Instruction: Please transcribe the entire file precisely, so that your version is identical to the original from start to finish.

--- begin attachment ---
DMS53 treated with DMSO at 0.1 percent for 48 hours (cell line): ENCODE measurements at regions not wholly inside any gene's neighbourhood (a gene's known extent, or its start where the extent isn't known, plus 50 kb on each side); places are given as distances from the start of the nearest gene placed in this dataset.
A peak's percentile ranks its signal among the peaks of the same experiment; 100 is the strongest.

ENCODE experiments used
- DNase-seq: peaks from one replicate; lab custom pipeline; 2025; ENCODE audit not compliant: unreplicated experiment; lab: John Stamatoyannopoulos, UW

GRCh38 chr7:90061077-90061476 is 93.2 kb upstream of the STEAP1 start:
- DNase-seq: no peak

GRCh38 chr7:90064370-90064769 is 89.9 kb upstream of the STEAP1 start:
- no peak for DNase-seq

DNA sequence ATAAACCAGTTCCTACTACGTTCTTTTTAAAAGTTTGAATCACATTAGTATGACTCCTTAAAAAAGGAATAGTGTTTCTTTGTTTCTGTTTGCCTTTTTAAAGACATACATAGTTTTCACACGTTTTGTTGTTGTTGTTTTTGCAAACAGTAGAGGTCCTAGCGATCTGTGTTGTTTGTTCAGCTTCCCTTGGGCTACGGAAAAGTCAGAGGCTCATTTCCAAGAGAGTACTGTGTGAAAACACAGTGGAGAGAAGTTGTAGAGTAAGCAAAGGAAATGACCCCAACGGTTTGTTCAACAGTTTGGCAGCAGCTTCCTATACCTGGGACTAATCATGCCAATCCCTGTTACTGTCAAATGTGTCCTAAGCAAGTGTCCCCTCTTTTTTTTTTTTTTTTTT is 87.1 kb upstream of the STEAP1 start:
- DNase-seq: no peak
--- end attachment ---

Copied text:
DMS53 treated with DMSO at 0.1 percent for 48 hours (cell line): ENCODE measurements at regions not wholly inside any gene's neighbourhood (a gene's known extent, or its start where the extent isn't known, plus 50 kb on each side); places are given as distances from the start of the nearest gene placed in this dataset.
A peak's percentile ranks its signal among the peaks of the same experiment; 100 is the strongest.

ENCODE experiments used
- DNase-seq: peaks from one replicate; lab custom pipeline; 2025; ENCODE audit not compliant: unreplicated experiment; lab: John Stamatoyannopoulos, UW

GRCh38 chr7:90061077-90061476 is 93.2 kb upstream of the STEAP1 start:
- DNase-seq: no peak

GRCh38 chr7:90064370-90064769 is 89.9 kb upstream of the STEAP1 start:
- no peak for DNase-seq

DNA sequence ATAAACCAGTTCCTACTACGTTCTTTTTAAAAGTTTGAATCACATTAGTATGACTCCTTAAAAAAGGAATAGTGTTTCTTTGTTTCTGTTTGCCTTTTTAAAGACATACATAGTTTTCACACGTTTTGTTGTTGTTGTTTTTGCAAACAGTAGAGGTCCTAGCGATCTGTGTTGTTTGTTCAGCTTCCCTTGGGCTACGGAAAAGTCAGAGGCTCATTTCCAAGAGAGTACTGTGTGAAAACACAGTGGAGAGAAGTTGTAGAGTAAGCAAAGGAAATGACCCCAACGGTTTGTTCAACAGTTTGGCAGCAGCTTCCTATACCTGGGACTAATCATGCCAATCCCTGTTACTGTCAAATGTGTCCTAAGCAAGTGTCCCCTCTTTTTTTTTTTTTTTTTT is 87.1 kb upstream of the STEAP1 start:
- DNase-seq: no peak